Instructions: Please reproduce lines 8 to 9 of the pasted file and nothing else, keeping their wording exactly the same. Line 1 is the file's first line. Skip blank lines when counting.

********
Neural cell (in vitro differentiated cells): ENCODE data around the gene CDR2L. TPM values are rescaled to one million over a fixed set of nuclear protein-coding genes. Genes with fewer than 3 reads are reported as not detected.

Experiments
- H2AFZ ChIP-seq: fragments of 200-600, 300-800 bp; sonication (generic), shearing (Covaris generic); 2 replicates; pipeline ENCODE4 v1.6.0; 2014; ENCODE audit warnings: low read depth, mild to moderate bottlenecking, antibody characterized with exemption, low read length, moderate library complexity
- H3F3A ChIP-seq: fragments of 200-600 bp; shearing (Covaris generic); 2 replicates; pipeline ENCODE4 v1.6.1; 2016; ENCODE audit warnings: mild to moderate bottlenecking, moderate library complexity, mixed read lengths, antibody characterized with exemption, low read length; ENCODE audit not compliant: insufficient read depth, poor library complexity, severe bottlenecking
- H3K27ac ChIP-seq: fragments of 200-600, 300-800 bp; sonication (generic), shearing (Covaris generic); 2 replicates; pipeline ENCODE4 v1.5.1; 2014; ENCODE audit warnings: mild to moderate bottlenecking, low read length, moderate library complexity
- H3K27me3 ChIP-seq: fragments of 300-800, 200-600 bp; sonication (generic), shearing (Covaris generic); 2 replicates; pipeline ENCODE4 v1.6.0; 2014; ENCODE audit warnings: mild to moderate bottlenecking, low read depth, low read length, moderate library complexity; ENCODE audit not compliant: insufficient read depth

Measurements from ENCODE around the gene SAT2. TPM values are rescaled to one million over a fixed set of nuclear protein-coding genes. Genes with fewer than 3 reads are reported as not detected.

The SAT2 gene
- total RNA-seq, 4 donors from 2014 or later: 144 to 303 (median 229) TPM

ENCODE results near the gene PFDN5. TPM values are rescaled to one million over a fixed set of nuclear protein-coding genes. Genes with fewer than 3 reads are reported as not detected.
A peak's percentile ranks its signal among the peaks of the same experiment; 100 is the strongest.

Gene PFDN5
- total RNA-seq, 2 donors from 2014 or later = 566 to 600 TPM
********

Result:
The SAT2 gene
- total RNA-seq, 4 donors from 2014 or later: 144 to 303 (median 229) TPM